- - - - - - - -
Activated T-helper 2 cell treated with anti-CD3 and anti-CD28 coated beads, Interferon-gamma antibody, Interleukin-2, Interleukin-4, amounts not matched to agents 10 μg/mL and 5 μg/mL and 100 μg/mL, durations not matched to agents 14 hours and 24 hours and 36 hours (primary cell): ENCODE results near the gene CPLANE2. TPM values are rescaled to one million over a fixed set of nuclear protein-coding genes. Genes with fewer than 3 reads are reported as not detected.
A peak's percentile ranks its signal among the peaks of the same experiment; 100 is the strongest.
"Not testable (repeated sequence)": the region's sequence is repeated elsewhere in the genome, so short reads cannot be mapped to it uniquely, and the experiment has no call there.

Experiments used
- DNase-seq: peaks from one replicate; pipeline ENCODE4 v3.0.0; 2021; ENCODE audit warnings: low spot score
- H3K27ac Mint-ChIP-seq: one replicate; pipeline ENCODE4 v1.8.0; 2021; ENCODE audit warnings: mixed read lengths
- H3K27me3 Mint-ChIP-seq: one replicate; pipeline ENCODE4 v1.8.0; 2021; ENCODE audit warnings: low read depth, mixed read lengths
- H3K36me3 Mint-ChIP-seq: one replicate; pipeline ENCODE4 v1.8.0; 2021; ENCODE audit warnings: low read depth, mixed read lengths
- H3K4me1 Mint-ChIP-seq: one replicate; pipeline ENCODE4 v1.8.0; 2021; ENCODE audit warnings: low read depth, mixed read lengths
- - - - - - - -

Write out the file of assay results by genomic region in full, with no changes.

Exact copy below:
Activated T-helper 2 cell treated with anti-CD3 and anti-CD28 coated beads, Interferon-gamma antibody, Interleukin-2, Interleukin-4, amounts not matched to agents 10 μg/mL and 5 μg/mL and 100 μg/mL, durations not matched to agents 14 hours and 24 hours and 36 hours (primary cell): ENCODE results near the gene CPLANE2. TPM values are rescaled to one million over a fixed set of nuclear protein-coding genes. Genes with fewer than 3 reads are reported as not detected.
A peak's percentile ranks its signal among the peaks of the same experiment; 100 is the strongest.
"Not testable (repeated sequence)": the region's sequence is repeated elsewhere in the genome, so short reads cannot be mapped to it uniquely, and the experiment has no call there.

Experiments used
- DNase-seq: peaks from one replicate; pipeline ENCODE4 v3.0.0; 2021; ENCODE audit warnings: low spot score
- H3K27ac Mint-ChIP-seq: one replicate; pipeline ENCODE4 v1.8.0; 2021; ENCODE audit warnings: mixed read lengths
- H3K27me3 Mint-ChIP-seq: one replicate; pipeline ENCODE4 v1.8.0; 2021; ENCODE audit warnings: low read depth, mixed read lengths
- H3K36me3 Mint-ChIP-seq: one replicate; pipeline ENCODE4 v1.8.0; 2021; ENCODE audit warnings: low read depth, mixed read lengths
- H3K4me1 Mint-ChIP-seq: one replicate; pipeline ENCODE4 v1.8.0; 2021; ENCODE audit warnings: low read depth, mixed read lengths